Forget true crime podcasts and documentaries, there is nothing more mysterious than the universe.
As towns and cities in the UK expand and grow increasingly bigger and brighter, it’s more difficult than ever to witness the magic of the night sky. However, even the most twinkling stars are not too far out of reach for many people. Both the Dark Sky Discovery and the International Dark Sky Association in the UK have worked with organisations throughout the country to help combat this light pollution. Dark Sky Parks are places with exceptionally dark night skies where people have committed to keeping those skies pristine by controlling light pollution, to ensure that everybody in the future will have the opportunity to experience the delights of the night sky and learn about the cosmos. Here are some of the best places to stargaze and see meteor showers in the UK.
South Downs National Park
Located in the south of England, South Downs National Park stretches from Winchester in the west, to Eastbourne in the east, through the counties of Hampshire, West Sussex, and East Sussex. Whilst at first glance, this 140-kilometre park looks too close to London to be truly dark, South Downs is one of only 13 International Dark Sky Reserves in the world. The National Park is not only renowned for its magnificent coastal scenery and undulating countryside paths but its several Dark Sky Discovery Sites, including Winchester Science Centre and Planetarium. South Downs National Park Authority recommend downloading a stargazing app to help identify constellations and stars as well as stargazing before a full moon, to get the ultimate escapist experience.
Northumberland National Park
Northumberland National Park forms part of Northumberland International Dark Sky Park, the largest area of protected night sky in Europe, at 1,483 square kilometres, and a popular destination for zealous stargazers and aspiring astronomers. The park was awarded gold tier status by the International Dark Sky Association and features numerous Dark Sky Discovery Sites due to its unspoiled skies. On a clear night, it is possible to see millions of stars, the Milky Way, and sometimes even the Andromeda Galaxy, which lies a colossal 2.5m light-years away, all with the naked eye. Open all year round, this wonder park is also home to the Kielder Observatory, which hosts stargazing sessions, astronomy talks, and workshops for all ages and experiences. The popularity of Northumberland National Park can only be testified by a night under the breathtaking starry skies, in this one-of-a-kind remote location.
Cairngorms National Park
Encompassing three Dark Sky Discovery Sites, including the Dark Sky Parks of Tomintoul and Glenlivet, the Cairngorms National Park proudly owns the title of the most northerly Dark Sky Park in the world and one of the darkest sites in the UK. An excellent place and best in the UK to chase the aurora borealis, the park is perfect for those looking for the once-in-a-lifetime chance to, hopefully, spend the night under one of the seven natural wonders of the world. The best time to see the Northern Lights is during cold months, when the temperature drops, typically between September and March. Cairngorms Astronomy Group holds frequent events aimed at beginner stargazers who are enthusiastic about astronomy and want to get involved and learn more. Pairing up with a Dark Skies project, the group is working to improve lighting in residential areas, distilleries, and farms to help further reduce light pollution and continue to darken the skies again.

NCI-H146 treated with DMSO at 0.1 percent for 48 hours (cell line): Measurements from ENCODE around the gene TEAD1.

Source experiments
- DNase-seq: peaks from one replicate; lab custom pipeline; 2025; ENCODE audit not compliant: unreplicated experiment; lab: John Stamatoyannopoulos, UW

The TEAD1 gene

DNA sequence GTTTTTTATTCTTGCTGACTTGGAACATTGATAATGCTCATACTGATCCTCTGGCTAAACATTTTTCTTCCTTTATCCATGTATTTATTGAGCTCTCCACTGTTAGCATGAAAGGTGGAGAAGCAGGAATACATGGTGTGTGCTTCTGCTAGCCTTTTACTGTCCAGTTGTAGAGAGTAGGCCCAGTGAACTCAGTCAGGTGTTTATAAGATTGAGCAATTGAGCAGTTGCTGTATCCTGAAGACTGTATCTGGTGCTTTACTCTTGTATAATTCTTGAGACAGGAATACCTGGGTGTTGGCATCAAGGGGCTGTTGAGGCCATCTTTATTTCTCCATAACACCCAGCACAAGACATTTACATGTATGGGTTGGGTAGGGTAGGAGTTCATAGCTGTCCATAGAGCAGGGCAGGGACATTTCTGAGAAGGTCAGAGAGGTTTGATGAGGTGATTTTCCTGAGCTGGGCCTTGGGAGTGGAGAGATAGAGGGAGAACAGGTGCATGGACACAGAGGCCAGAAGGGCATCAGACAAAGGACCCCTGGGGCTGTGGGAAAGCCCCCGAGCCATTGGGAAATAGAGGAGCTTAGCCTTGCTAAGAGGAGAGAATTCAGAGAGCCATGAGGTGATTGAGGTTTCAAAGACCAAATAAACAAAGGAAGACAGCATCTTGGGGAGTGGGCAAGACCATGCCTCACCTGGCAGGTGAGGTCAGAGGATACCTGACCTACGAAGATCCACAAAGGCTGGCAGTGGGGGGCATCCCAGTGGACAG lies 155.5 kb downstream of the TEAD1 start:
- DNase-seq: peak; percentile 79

Galloway Forest Park
As the first place in the UK to be presented with Dark Sky Park status in 2009, Galloway Forest Park, situated in the Scottish borders, is one of Scotland’s top astronomy destinations. The 300-square-miles of almost uninhabited forests and hills allow stargazers to wonder at the Milky Way and over 7,000 stars, all visible to the naked eye. On occasion, the dark skies over this beautiful location will even boast meteor showers or glimpses of the colourfully vivid Northern Lights. The park has three visitor centres at Glentrool, Kirroughtree, and Clatteringshaws, where stargazers can find information about how to make the most out of this remarkable area. On the edge of Galloway Forest Dark Sky Park is the Scottish Dark Sky Observatory, a hilltop facility that is open to the public for stargazing and meteor-spotting events.
Snowdonia National Park
Awarded International Dark Sky Reserve status in December 2015, the lakes in Snowdonia National Park in Wales are the best spots to witness the show from the stars. On a clear night, there is the possibility for stargazers to observe not only the Milky Way and millions of stars, but nebulae (bright clouds of gas and dust), major constellations, meteor showers and shooting stars… make a wish!
The Brecon Beacons in south Wales is one of the few places in the UK, even in the world, with skies untouched by light pollution, hence making it a popular destination for stargazers and astronomy enthusiasts from across the globe. Becoming the first official Dark Sky Reserve in 2012, the Brecon Beacons offers stargazers the opportunity to see the Milky Way, major constellations, bright nebulae, and often spectacular meteor showers. The Cardiff Astronomical Society regularly hosts outreach events in the park which include observing the wonders of the night sky through powerful telescopes or, during the summer months, the safe viewing of the Sun with solar scopes. The National Park is also home to a number of Dark Sky Discovery Sites. Through the Brecon Beacons high status and reputation, the park hopes to preserve the beauty of the magical night skies for the future, help to reduce carbon dioxide emissions and a goal to protect nocturnal creatures.
Whether an experienced stargazer or beginner astronomer, the UK offers plenty to make anyone starry-eyed.
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